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Paris Trip Report - in progress

I decided to start my trip report while I'm in Paris and the details are fresh.

The flight to Paris was amazing - see my latest post under the Half-Empty Flights thread. When we were waiting in line at passport control, an American woman on the plane with us told an airport employee that she had a first-class ticket and wasn't there a shorter line she could get in? The employee said her ticket had nothing to do with passport control. She didn't have an EU passport so she had to wait in the same line as everyone else with other passports. The woman dealt with this rule by butting in line repeatedly. Every time the line moved, she'd get past the person in front of her.

I expected lots of questions from the passport control agent because of terrorism concerns in Europe, but he didn't ask me anything. He was talking with another agent and continued the conversation while he stamped my passport and waved me through.

The weather was beautiful today - warm and sunny. Lots of rain is in the forecast for the next few days so we tried to make the most of it. We walked around the islands, went into Notre Dame, took a nap for an hour in the afternoon, purchased our Paris Museum Passes from the Cluny Museum (which now has a security tent set up in the courtyard - security officers inspected our bags and wanded us), went to Luxembourg Garden, and went to the site of the Bastille to try to find an outline of part of the fortress in the pavement but had no luck.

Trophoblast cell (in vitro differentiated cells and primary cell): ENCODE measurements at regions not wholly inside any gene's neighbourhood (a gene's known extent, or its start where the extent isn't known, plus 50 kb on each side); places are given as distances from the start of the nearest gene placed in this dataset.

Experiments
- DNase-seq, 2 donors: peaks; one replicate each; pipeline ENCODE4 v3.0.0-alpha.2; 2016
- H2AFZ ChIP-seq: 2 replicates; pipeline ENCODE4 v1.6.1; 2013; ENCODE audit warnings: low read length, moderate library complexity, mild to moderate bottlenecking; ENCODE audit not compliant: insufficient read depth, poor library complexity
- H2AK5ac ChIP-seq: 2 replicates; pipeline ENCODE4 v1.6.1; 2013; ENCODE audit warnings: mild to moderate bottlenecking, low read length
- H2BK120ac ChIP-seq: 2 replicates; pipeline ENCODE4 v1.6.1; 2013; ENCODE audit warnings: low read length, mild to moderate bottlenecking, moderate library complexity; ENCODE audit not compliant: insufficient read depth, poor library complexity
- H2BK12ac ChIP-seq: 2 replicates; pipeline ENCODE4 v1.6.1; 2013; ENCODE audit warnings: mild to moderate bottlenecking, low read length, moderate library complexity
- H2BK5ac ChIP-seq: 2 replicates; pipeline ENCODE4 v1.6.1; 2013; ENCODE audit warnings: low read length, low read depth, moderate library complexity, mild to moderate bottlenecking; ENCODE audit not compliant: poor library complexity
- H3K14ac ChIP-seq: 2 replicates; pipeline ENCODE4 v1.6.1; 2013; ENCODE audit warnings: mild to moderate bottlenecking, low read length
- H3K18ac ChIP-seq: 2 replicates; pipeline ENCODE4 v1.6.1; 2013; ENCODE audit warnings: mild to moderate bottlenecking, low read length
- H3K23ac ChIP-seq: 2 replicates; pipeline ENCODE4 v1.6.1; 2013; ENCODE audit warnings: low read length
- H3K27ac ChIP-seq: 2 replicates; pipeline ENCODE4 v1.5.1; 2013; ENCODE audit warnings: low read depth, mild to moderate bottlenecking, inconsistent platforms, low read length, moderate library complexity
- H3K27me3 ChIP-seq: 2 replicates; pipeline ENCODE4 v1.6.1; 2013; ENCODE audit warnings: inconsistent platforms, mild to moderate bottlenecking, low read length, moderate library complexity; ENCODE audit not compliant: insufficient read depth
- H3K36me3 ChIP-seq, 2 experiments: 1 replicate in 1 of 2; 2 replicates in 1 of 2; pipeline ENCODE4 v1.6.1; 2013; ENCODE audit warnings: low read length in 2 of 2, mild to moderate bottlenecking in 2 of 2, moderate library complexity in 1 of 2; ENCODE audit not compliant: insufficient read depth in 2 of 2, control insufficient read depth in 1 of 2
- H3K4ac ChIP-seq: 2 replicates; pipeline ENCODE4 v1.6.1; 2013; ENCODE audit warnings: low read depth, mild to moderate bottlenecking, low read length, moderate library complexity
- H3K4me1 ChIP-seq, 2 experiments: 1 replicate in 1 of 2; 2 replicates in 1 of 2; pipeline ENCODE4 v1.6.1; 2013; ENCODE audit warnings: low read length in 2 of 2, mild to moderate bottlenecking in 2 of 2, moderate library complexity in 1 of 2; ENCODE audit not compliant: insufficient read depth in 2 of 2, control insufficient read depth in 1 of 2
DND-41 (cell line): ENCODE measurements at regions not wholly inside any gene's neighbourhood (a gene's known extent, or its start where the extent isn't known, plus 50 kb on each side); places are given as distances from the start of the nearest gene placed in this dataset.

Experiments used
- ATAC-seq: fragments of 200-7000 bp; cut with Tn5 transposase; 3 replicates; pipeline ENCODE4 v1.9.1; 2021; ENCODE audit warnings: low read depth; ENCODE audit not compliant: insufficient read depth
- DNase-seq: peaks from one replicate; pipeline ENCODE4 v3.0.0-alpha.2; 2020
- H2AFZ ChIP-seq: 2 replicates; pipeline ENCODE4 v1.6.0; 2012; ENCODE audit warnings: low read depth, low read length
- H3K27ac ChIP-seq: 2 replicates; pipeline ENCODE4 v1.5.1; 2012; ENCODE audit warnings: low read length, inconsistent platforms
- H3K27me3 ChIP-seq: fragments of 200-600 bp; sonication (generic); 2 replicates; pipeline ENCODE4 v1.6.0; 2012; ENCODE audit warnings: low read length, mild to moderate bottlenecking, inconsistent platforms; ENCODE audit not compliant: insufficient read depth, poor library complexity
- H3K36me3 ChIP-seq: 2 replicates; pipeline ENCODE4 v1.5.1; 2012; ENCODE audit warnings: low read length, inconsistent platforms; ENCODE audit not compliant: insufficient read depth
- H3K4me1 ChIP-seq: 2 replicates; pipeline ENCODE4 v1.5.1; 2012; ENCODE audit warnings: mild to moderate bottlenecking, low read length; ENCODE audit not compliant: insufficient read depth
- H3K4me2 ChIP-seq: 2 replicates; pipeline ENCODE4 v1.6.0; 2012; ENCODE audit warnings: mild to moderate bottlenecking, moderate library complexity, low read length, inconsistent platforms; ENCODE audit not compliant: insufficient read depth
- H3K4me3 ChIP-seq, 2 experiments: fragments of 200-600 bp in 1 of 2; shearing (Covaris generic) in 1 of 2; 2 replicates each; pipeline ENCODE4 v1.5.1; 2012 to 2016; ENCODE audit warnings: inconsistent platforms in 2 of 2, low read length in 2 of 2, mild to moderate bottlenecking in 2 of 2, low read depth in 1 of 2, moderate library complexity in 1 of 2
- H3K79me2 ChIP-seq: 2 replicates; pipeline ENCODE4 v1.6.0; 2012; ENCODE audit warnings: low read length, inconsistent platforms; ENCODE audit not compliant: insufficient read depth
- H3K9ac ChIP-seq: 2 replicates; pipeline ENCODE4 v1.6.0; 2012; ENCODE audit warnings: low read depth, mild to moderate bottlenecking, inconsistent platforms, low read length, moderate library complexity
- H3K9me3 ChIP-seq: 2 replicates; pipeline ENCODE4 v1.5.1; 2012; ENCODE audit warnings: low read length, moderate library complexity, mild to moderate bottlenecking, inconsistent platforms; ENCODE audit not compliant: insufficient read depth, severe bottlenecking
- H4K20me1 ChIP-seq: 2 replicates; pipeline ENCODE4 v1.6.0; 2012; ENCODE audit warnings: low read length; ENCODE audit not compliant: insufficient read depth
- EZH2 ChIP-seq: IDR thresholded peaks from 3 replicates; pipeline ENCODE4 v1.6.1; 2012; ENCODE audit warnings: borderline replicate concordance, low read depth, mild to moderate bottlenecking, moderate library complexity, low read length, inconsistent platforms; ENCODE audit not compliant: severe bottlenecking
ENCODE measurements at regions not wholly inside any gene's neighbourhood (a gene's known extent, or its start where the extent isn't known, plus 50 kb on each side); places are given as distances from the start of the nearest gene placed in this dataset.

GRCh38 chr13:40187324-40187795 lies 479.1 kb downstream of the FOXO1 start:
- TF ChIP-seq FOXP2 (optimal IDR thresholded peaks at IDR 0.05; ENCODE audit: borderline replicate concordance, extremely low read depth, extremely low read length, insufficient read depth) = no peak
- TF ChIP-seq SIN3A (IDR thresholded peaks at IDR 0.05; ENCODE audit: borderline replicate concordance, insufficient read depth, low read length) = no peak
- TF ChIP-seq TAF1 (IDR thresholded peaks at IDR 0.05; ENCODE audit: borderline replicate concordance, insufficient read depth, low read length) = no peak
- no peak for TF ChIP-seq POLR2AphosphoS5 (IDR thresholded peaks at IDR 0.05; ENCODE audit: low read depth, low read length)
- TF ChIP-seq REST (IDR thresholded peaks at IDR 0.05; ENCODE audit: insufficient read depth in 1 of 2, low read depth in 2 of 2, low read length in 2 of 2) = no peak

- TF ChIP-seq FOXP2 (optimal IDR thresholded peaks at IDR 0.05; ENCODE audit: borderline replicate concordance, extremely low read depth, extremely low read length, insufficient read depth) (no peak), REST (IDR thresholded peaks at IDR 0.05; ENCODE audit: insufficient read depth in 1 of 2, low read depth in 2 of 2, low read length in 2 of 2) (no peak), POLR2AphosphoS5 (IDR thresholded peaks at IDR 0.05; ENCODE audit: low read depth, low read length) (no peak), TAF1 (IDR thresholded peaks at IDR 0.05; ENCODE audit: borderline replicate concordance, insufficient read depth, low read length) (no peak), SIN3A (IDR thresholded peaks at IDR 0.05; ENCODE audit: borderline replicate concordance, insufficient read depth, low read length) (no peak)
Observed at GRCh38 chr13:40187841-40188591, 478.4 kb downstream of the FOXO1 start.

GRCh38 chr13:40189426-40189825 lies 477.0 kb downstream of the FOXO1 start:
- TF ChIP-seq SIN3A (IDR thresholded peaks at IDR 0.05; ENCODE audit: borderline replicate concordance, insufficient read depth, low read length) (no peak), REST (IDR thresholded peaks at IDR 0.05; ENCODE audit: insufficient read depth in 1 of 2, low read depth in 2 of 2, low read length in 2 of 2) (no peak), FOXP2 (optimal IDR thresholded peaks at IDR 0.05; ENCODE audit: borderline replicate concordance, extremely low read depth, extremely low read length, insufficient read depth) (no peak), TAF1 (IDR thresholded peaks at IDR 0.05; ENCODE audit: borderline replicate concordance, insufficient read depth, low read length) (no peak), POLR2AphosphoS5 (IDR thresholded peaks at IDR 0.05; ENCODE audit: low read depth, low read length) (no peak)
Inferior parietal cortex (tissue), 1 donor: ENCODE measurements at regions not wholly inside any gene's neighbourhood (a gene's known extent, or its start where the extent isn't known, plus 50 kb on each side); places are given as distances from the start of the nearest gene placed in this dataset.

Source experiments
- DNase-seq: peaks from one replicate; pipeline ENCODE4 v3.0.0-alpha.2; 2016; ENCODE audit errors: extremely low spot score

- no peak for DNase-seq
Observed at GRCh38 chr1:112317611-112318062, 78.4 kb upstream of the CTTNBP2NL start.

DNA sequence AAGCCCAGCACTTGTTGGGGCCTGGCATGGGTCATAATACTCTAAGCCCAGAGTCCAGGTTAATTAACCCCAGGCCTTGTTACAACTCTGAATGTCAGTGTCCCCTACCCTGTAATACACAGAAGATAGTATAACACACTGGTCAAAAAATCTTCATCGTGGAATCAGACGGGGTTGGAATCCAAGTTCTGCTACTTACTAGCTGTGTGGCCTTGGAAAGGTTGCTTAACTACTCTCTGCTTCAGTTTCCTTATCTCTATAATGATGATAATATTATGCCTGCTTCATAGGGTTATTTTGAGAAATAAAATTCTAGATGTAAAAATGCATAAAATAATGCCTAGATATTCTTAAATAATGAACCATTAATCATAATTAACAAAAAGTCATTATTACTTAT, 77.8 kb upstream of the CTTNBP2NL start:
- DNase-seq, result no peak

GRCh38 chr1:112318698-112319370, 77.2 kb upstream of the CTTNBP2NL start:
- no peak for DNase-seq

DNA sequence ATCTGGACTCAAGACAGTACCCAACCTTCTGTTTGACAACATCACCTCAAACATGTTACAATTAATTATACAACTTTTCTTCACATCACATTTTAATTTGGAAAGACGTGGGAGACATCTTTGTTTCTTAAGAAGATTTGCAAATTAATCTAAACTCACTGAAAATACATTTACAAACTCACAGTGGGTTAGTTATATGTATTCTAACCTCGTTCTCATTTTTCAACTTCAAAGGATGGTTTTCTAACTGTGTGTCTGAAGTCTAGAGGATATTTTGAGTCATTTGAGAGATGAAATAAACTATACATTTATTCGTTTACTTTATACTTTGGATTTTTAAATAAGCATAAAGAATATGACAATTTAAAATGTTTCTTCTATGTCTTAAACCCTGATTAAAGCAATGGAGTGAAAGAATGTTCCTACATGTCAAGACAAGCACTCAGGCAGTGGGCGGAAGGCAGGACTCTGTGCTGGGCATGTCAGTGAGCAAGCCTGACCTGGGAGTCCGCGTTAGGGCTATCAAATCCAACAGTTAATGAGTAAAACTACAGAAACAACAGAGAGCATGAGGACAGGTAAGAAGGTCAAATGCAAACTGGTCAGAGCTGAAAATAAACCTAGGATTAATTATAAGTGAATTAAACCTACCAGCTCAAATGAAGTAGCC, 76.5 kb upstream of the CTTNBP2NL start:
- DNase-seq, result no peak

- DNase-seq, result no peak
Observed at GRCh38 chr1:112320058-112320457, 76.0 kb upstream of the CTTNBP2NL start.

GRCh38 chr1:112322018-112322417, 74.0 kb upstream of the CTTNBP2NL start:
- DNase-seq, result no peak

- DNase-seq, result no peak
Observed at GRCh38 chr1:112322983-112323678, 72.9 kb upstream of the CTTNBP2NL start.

Posted by
4506 posts

Sarah,

Thanks for posting your trip report -in progress!

I think it's funny that the passenger who had a first class flight ticket, expected a special
line at passport control.

It sure sounds like you had a very productive first day in Paris!

I will be following this thread closely, as we will be in Paris in early June ;-)

Our hotel is near the Cluny Museum, so is that a good place to get the Paris Museum Pass?

Was there a line to buy the pass?

Have a wonderful trip!

Posted by
329 posts

What??? There was no Special Snowflake line? How primitive! ;)

Posted by
11430 posts

Bahaha " special snowflake" line!

Thanks for posting i love on the ground reports!

Posted by
11430 posts

Bahaha " special snowflake" line!

Thanks for posting i love on the ground reports!

Posted by
1509 posts

Actually at some airports there is a fast track lane for 1st class and Business passengers.

Posted by
1976 posts

Priscilla - unfortunately, the Cluny is an excellent place to buy the Museum Pass. There was no line to buy passes or to get into the museum. We just went in and bought the passes. I say "unfortunately" because many people don't seem to be interested in medieval art or ancient Roman bathhouses. That's good for those of us who are, however - more art-viewing and less wait time!

My sister and I laughed about that woman in the general line, as did an American couple behind us. The best thing was that she got in a line for one agent and we got in a different line for another agent, and our line moved much faster than hers!